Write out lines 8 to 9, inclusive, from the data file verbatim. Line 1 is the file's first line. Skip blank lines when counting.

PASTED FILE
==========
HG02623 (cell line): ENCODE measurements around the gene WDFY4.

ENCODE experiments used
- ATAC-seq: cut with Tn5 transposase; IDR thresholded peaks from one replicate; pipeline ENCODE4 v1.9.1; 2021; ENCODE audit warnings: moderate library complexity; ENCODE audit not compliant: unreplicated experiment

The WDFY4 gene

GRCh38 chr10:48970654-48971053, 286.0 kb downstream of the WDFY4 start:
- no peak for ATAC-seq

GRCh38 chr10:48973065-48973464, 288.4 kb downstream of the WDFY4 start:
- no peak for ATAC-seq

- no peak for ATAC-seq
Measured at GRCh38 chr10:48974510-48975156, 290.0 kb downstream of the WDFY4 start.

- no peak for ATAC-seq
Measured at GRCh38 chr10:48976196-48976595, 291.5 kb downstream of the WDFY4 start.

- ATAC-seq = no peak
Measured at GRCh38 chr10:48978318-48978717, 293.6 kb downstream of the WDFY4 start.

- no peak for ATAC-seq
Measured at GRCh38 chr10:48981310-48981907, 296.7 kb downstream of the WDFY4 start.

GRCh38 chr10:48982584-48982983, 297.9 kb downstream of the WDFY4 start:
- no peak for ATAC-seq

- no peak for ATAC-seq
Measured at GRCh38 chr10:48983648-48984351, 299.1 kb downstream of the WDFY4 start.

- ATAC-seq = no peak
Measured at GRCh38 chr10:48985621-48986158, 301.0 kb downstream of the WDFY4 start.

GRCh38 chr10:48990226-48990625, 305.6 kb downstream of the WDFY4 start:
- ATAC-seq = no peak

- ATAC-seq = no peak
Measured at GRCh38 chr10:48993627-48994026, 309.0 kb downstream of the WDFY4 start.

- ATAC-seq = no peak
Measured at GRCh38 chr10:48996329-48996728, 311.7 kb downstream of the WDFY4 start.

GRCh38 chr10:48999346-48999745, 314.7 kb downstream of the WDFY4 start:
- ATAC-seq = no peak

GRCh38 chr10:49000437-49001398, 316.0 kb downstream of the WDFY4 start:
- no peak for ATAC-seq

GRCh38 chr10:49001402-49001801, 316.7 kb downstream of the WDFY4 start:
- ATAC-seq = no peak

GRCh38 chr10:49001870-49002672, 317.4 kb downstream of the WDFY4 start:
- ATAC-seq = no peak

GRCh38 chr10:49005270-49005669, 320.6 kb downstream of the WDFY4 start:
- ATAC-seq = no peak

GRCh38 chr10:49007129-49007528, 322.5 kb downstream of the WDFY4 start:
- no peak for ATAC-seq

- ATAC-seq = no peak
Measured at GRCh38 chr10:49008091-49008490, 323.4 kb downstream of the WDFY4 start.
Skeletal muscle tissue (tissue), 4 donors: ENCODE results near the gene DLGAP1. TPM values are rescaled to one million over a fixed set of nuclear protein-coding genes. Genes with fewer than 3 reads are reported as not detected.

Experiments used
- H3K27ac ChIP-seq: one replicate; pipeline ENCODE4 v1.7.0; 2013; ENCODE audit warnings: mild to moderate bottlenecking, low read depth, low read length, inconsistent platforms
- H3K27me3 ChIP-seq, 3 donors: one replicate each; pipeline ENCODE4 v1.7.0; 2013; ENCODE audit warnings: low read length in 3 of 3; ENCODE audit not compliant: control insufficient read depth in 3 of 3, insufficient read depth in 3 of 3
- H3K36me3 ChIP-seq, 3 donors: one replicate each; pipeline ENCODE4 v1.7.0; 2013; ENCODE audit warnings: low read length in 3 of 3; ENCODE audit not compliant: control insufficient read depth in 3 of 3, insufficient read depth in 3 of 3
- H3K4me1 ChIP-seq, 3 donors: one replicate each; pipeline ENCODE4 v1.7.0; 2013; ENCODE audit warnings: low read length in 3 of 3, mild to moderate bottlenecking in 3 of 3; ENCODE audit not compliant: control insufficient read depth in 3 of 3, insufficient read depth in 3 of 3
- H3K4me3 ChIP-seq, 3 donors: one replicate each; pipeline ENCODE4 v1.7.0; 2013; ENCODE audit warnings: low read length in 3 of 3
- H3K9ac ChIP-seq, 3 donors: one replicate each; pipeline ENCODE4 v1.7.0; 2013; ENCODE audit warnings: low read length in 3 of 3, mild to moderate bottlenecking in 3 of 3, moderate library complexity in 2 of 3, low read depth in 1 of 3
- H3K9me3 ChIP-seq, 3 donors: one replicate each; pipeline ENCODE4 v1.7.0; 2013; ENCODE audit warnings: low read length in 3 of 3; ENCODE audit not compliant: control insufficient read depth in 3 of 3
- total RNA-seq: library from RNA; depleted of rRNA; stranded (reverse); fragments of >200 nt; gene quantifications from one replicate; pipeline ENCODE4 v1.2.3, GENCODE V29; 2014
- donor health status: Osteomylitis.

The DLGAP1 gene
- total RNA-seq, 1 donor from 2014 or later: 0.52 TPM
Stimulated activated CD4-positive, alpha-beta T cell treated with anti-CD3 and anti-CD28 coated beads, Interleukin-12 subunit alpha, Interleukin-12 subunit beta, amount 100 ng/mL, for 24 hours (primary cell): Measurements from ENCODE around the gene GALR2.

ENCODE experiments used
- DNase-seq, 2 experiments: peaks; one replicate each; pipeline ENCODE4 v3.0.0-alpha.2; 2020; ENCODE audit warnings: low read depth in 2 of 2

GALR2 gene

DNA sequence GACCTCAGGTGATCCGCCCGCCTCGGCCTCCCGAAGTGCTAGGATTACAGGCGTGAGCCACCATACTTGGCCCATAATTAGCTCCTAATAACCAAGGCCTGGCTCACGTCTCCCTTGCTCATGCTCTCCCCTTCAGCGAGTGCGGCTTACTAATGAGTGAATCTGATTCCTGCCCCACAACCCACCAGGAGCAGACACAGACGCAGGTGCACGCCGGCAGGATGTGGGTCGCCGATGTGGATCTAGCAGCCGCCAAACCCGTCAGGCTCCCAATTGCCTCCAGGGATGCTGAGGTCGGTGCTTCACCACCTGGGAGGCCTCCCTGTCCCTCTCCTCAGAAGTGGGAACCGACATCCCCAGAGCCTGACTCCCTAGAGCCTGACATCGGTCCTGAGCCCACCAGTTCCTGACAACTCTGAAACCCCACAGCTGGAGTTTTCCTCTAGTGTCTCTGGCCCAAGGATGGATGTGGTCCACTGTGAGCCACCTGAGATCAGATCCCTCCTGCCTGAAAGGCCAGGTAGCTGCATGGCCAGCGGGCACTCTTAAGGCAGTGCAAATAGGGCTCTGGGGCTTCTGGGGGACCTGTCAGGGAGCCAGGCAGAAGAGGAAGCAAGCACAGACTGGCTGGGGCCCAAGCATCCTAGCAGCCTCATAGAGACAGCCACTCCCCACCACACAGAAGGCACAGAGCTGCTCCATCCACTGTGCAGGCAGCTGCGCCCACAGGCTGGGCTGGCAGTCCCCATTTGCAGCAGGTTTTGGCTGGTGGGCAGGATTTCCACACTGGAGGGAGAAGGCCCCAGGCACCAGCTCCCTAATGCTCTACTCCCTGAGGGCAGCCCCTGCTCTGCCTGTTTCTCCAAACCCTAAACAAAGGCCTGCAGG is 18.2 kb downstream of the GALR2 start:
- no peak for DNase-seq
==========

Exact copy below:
- no peak for ATAC-seq

- no peak for ATAC-seq